The exposure of Aboriginal peoples in the Canadian Arctic to persistent organic pollutants (POPs) and metals through the consumption of traditional food items is well recognized; however, less information is available for Canadian immigrants. The direct comparison of blood chemical concentrations for expectant primiparous women sampled in the Inuvik and Baffin regions of the Canadian Arctic, as well as Canadian- and foreign-born women from five southern Canadian centers (Halifax, Vancouver, Hamilton, Ottawa, and Calgary), provides relative exposure information for samples of northern and southern mothers in Canada. Based on our analyses, Canadian mothers are exposed to a similar suite of contaminants; however, Inuit first birth mothers residing in the Canadian Arctic had higher age-adjusted geometric mean concentrations for several legacy POPs regulated under the Stockholm Convention, along with lead and total mercury. Significant differences in exposure were observed for Inuit mothers from Baffin who tended to demonstrate higher blood concentrations of POPs and total mercury compared with Inuit mothers from Inuvik. Conversely, northern mothers showed a significantly lower age-adjusted geometric mean concentration for a polybrominated diphenyl ether (PBDE-153) compared to southern mothers. Furthermore, southern Canadian mothers born outside of Canada showed the highest individual concentrations measured in the study: 1700 g/kg lipids for p,p-dichlorodiphenyldichloroethylene (p,p-DDE) and 990 g/kg lipids for -hexachlorocyclohexane (-HCH). Data from Cycle 1 (2007-2009) of the nationally-representative Canadian Health Measures Survey (CHMS) places these results in a national biomonitoring context and affirms that foreign-born women of child-bearing age experience higher exposures to many POPs and metals than their Canadian-born counterparts in the general population.
Arbuckle T.E.,Healthy Environments and Consumer Safety Branch |
Davis K.,Healthy Environments and Consumer Safety Branch |
Marro L.,Healthy Environments and Consumer Safety Branch |
Fisher M.,Healthy Environments and Consumer Safety Branch |
And 6 more authors.
Environment International | Year: 2014
Bisphenol A (BPA) and phthalates are endocrine disruptors possibly linked to adverse reproductive and neurodevelopmental outcomes. These chemicals have commonly been measured in urine in population surveys; however, such data are limited for large populations of pregnant women, especially for the critical first trimester of pregnancy. The aim of the study was to measure BPA and phthalate metabolites in first trimester urine samples collected in a large national-scale pregnancy cohort study and to identify major predictors of exposure. Approximately 2000 women were recruited in the first trimester of pregnancy from ten sites across Canada. A questionnaire was administered to obtain demographic and socio-economic data on participants and a spot urine sample was collected and analyzed for total BPA (GC-MS/MS) and 11 phthalate metabolites (LC-MS/MS). The geometric mean (GM) maternal urinary concentration of total BPA, uncorrected for specific gravity, was 0.80 (95% CI 0.76-0.85) μg/L. Almost 88% of the women had detectable urinary concentrations of BPA. An analysis of urinary concentrations of BPA by maternal characteristics with specific gravity as a covariate in the linear model showed that the geometric mean concentrations: (1) decreased with increasing maternal age, (2) were higher in current smokers or women who quit during pregnancy compared to never smokers, and (3) tended to be higher in women who provided a fasting urine sample and who were born in Canada, and had lower incomes and education. Several of the phthalate metabolites analyzed were not prevalent in this population (MCHP, MMP, MiNP, MOP), with percentages detectable at less than 15%. The phthalate metabolites with the highest measured concentrations were MEP (GM: 32.02. μg/L) and MnBP (GM: 11.59. μg/L). MBzP urinary concentrations decreased with maternal age but did not differ by time of urine collection; whereas the DEHP metabolites tended to be higher in older women and when the urine was collected later in the day. This study provides the first biomonitoring results for the largest population of pregnant women sampled in the first trimester of pregnancy. The results indicate that exposure among this population of pregnant women to these chemicals is comparable to or even lower than that observed in a Canadian national population-based survey. © 2014 .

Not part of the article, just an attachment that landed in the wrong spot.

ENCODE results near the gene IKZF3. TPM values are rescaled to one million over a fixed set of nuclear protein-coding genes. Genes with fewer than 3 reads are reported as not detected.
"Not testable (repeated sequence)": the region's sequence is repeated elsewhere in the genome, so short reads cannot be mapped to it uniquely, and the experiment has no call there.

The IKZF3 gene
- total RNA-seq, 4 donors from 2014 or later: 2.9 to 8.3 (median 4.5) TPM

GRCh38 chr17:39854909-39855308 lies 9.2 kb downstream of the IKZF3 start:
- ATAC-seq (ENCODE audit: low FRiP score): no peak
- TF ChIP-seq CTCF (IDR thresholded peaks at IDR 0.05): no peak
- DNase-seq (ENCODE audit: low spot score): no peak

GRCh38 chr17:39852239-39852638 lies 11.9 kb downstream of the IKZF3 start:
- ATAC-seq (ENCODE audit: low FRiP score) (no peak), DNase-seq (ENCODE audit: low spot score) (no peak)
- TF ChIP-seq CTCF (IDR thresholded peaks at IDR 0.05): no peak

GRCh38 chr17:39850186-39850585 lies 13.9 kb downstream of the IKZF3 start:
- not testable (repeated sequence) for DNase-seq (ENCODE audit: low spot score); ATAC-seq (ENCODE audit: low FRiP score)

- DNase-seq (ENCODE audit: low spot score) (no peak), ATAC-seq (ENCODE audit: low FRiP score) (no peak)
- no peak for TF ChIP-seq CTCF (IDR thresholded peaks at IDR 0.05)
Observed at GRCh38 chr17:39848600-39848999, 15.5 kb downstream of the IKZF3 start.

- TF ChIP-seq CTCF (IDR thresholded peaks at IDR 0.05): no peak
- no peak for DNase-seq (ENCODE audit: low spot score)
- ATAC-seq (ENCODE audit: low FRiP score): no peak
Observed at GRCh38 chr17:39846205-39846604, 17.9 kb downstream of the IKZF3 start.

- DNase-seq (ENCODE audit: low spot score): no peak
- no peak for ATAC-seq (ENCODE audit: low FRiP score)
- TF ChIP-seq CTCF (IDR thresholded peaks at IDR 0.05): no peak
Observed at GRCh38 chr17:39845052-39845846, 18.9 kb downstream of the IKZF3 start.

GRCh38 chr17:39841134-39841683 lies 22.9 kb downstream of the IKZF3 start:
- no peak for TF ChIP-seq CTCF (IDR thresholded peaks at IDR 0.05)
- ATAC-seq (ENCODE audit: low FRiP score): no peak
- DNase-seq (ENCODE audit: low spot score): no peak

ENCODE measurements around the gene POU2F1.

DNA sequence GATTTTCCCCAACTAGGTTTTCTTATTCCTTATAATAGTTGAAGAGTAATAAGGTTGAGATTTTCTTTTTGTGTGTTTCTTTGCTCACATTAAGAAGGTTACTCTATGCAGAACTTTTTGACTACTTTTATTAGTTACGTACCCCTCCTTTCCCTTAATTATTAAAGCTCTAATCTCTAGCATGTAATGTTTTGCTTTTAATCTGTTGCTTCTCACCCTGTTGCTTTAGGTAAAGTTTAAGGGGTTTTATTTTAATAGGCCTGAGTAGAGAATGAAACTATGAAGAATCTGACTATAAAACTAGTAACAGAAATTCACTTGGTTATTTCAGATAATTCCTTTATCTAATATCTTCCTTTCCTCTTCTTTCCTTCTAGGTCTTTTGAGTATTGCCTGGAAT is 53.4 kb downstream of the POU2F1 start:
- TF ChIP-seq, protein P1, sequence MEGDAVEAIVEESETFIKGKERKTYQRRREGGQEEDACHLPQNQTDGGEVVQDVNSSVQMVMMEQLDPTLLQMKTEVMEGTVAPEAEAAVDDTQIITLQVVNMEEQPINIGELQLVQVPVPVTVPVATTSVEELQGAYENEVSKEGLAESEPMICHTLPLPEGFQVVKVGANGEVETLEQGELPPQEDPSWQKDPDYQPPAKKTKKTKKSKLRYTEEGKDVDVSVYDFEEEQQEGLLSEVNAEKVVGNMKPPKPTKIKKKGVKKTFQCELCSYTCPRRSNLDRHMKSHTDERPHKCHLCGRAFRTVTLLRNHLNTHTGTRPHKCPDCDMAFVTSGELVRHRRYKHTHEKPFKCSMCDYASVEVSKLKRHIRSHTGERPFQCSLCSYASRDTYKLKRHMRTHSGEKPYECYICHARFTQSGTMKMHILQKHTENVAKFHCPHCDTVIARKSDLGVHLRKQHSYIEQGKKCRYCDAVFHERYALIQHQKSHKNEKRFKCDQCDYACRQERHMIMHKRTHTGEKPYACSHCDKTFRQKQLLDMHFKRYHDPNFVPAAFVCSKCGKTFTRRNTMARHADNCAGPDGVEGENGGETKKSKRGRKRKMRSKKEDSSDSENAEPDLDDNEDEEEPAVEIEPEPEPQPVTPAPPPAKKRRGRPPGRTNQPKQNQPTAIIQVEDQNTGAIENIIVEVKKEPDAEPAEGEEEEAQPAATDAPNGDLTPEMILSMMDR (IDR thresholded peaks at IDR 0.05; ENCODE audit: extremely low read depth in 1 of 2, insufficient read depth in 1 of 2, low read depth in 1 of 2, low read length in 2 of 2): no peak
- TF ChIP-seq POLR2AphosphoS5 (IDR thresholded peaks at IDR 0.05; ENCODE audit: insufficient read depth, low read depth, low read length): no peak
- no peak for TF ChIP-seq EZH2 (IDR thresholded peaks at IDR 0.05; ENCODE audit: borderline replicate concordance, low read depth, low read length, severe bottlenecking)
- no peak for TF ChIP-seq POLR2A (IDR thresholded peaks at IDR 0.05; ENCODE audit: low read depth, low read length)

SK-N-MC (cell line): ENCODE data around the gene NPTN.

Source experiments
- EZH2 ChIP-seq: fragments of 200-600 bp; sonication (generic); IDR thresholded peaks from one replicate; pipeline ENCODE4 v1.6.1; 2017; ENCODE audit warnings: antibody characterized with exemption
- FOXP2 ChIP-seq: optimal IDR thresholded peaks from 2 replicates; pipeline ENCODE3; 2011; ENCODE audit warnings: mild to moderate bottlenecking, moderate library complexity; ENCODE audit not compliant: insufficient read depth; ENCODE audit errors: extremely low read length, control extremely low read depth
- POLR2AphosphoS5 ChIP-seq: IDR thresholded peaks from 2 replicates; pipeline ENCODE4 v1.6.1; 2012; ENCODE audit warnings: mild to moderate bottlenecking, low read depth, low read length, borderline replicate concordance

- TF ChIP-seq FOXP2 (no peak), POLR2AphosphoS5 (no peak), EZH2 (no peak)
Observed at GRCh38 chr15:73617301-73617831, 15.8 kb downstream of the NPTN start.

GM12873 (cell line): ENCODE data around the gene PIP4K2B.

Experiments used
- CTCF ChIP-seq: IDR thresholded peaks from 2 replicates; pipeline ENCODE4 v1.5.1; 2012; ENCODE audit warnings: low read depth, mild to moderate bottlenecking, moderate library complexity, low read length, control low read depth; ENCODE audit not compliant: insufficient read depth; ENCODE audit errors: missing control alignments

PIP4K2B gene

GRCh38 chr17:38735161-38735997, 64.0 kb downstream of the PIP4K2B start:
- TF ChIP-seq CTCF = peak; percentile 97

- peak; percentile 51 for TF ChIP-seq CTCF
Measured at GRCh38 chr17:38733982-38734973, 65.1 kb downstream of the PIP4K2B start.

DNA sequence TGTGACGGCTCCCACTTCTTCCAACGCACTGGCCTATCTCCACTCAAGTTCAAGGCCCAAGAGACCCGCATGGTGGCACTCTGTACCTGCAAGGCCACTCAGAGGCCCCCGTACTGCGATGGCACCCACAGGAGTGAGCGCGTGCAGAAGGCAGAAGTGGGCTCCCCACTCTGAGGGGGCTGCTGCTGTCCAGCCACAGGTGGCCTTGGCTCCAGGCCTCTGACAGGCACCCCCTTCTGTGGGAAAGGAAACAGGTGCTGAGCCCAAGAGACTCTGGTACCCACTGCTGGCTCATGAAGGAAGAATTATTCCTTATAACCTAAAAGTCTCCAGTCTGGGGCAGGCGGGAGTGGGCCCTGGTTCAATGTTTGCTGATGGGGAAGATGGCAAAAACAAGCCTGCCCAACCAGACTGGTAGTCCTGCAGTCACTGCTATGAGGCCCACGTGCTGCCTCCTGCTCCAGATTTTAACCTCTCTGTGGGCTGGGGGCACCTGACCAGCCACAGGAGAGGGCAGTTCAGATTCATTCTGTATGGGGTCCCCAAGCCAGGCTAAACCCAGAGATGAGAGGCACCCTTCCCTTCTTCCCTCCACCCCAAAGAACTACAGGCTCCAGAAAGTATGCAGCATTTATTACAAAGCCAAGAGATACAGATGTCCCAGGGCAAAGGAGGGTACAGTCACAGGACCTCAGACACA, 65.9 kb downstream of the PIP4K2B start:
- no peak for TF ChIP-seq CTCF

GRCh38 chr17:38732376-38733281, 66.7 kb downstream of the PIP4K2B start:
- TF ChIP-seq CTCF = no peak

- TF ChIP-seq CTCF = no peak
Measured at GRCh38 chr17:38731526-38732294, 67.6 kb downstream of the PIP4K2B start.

Curren M.S.,Chemicals Surveillance Bureau |
Davis K.,Healthy Environmental